The New York Times noticed in its edition of July 29, 2007 the introduction of differential tuition by field into some public universities. While the notion of explicitly charging more for business or engineering majors than for history or English is hardly new, the desperate search for additional revenue to sustain university operations has led to more explicit pricing strategies such as this one.
The New York Times noticed in its edition of July 29, 2007 the introduction of differential tuition by field into some public universities. While the notion of explicitly charging more for business or engineering majors than for history or English is hardly new, the desperate search for additional revenue to sustain university operations has led to more explicit pricing strategies such as this one. Partly this is because the consumers, the students and their parents, can be convinced that the extra cost of a business or engineering degree will be recovered after graduation, and the extra quality the premium price buys will be reflected in the marketability of the graduates. Sometimes these strategies reflect state rules that may permit additional specific fees but not general tuition increases. All of this reflects the continued shift of parts of public higher education into the fee for services rather than the public service business.
However, even though this may appear dramatic and ominous, in fact, most large universities, as well as many small colleges, have always used an invisible form of differential pricing. When a campus charges the same fee for all majors, and some majors cost more to produce than others, the participants in the low cost majors are subsidizing the participants in the high cost majors. Similarly, when the tuition and fees for all students are uniform, those students who take small classes taught by distinguished professors, participate in honors programs, and otherwise enjoy high cost instructional environments are subsidized by the tuition and fees of those students who take ordinary large classes taught by adjunct professors, who do not qualify for honors programs, and who move through the university without requiring special services.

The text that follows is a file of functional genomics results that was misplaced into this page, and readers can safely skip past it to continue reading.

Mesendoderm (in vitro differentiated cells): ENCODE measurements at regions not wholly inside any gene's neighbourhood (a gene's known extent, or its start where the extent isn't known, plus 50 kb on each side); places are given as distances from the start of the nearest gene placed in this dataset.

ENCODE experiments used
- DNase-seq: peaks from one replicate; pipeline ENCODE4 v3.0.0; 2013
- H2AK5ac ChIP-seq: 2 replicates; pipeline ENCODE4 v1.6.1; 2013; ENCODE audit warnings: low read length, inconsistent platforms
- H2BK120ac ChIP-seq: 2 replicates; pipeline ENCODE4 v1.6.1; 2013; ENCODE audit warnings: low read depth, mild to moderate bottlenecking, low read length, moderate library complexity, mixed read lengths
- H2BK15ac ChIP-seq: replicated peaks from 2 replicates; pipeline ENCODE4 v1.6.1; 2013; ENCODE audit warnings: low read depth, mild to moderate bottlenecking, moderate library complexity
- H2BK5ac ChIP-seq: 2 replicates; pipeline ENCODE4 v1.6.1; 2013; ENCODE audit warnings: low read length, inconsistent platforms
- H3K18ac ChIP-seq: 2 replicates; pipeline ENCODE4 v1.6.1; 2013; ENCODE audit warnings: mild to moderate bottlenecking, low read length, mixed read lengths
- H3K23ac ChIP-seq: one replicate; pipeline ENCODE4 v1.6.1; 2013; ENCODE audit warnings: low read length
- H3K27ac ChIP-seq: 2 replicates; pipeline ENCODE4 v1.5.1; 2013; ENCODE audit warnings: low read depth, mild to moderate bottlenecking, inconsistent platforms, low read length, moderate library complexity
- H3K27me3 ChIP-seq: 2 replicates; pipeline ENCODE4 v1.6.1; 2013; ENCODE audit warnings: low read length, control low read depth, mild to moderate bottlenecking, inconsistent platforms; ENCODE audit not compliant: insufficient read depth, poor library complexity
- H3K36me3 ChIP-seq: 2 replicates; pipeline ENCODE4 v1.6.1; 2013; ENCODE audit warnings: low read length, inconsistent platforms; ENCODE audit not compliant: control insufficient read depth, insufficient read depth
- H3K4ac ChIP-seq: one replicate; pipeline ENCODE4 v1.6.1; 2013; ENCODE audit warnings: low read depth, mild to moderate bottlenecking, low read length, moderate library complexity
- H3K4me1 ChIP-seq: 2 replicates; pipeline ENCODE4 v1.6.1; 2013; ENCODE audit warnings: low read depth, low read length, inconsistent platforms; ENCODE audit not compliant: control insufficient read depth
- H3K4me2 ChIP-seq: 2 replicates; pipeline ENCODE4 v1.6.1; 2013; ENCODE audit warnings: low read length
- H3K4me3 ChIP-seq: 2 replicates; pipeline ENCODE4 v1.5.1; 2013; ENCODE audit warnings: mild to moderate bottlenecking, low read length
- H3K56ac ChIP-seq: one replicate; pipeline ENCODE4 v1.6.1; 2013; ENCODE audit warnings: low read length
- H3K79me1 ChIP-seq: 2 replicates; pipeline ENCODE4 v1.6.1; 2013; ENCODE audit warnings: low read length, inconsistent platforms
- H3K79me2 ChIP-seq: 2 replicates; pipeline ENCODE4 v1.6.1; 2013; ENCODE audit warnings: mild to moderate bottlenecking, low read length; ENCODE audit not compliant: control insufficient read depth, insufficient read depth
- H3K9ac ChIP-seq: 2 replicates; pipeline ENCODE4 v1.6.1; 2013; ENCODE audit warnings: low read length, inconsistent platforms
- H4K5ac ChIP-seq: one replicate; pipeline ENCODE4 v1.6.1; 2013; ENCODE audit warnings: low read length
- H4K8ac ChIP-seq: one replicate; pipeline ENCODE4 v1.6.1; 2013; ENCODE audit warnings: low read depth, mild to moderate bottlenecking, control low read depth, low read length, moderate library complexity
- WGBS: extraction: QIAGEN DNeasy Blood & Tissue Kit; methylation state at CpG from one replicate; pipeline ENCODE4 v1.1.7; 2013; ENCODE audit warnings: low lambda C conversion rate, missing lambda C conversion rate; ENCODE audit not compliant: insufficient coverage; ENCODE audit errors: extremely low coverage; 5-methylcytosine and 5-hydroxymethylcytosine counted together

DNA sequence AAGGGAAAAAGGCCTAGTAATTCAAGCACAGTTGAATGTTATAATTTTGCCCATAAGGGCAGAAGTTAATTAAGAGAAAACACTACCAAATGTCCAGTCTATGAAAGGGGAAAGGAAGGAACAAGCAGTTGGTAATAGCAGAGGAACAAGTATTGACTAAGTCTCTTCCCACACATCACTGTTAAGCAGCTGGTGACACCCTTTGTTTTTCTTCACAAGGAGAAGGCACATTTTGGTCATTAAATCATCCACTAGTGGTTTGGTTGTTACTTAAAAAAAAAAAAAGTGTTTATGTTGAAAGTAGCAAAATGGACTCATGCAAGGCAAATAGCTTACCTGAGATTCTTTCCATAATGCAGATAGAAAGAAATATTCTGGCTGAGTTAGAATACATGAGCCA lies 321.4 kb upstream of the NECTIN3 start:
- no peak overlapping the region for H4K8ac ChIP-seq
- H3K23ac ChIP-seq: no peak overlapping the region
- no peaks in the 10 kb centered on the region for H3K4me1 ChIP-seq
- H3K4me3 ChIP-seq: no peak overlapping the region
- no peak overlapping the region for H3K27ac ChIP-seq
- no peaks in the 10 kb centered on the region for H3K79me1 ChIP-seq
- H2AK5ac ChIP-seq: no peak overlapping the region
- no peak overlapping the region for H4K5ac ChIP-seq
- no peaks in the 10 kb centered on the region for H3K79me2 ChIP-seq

The rationale for these cross subsidies is that the standardized tuition and fee pricing permits students to make choices about their academic careers without consideration of differential costs. This charming notion comes of course from the experience of small private liberal arts colleges where the academic environment is limited, most classes in all fields are small, and the institution may not support the highest cost programs available at major research universities. Also, of course, some elite private colleges have the high tuition and endowment income to support subsidies of whatever kind to produce whatever instructional environment seems appropriate to them.
As public higher education continues to struggle with the tremendous pressure to deliver the highest level of quality to its students (and their parents) and the lowest cost to their political sponsors (legislatures), we can expect to continue to see various forms of pricing designed to resolve the conflict between quality and cost. In the end, the most successful public institutions will probably find a way to use all the possible techniques: raise general tuition and fees, increase financial aid for the needy, create special fees for special programs, and raise external dollars to support quality enhancements. The critical challenge for all quality public institution is acquiring the revenue required to purchase the quality demanded by its constituencies.
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